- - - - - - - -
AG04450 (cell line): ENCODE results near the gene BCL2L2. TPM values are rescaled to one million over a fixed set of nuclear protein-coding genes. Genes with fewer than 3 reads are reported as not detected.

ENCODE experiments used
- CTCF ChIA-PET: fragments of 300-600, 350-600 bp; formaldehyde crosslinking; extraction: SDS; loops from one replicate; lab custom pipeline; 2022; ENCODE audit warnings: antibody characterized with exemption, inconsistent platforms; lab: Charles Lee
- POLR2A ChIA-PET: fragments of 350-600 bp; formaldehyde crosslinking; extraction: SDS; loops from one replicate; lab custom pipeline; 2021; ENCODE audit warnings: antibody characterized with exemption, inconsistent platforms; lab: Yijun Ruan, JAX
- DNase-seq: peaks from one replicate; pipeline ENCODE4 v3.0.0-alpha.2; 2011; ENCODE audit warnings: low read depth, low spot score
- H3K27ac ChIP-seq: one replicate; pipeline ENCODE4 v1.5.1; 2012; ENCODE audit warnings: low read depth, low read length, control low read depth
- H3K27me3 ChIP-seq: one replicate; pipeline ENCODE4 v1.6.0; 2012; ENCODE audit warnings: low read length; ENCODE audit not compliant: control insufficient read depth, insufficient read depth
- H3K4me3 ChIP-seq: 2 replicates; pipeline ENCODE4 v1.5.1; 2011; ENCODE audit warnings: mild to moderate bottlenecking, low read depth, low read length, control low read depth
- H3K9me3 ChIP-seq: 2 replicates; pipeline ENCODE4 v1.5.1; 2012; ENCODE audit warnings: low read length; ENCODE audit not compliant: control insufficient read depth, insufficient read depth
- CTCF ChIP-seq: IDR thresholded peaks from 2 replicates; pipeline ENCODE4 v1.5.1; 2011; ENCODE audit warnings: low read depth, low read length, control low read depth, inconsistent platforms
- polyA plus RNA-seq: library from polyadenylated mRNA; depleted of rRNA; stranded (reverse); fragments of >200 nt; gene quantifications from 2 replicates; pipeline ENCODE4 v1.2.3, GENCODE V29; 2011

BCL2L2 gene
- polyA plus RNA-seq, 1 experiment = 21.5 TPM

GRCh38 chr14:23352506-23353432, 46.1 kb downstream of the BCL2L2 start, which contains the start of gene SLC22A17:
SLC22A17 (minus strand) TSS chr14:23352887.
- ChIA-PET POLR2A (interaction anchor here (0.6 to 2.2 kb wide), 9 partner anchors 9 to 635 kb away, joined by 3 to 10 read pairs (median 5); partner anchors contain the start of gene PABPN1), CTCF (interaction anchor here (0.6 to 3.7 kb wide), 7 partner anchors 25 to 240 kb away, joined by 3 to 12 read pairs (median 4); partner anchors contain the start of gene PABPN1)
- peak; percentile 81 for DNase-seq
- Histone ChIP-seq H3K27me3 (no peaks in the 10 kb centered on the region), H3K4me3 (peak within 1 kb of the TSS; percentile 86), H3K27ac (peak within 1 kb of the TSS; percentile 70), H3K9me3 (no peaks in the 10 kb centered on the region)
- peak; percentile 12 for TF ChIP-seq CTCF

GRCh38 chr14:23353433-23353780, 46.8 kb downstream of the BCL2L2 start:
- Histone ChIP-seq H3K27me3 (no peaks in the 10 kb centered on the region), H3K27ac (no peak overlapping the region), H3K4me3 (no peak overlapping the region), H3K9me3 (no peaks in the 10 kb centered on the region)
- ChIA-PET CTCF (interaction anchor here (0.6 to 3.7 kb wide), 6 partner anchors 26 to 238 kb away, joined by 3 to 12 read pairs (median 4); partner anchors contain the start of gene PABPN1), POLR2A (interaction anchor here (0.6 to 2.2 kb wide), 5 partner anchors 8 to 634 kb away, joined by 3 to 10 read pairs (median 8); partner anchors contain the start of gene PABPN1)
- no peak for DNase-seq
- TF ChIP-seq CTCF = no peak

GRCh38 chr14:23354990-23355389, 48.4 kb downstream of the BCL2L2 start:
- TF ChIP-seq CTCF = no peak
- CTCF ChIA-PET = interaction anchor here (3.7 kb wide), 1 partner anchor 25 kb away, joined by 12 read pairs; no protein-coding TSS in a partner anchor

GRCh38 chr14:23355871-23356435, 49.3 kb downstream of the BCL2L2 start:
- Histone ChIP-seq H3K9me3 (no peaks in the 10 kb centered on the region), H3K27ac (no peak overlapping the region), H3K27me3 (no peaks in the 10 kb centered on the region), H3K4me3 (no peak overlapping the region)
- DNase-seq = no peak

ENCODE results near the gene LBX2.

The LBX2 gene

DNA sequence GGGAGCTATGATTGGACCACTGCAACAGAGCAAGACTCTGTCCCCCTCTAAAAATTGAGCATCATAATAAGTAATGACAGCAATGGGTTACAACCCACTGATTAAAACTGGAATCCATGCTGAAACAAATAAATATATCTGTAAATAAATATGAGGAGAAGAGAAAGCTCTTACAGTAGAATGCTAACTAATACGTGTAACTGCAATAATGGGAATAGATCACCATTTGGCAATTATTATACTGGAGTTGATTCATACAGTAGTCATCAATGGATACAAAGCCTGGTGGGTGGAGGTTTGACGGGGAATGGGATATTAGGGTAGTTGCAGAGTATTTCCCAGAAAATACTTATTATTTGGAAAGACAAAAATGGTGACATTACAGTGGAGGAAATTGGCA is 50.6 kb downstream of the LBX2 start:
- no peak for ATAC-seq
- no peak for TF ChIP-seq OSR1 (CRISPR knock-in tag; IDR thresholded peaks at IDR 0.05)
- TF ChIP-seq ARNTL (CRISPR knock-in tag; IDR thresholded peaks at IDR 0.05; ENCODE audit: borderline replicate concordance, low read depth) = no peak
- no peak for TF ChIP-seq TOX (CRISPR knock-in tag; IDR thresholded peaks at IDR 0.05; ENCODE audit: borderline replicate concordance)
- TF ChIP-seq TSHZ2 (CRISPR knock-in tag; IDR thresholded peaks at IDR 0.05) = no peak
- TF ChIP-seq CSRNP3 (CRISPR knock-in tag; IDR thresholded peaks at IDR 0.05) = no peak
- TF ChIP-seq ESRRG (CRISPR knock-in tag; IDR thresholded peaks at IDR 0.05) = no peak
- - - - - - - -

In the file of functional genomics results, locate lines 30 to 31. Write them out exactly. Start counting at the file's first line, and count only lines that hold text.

- DNase-seq = no peak

ENCODE results near the gene LBX2.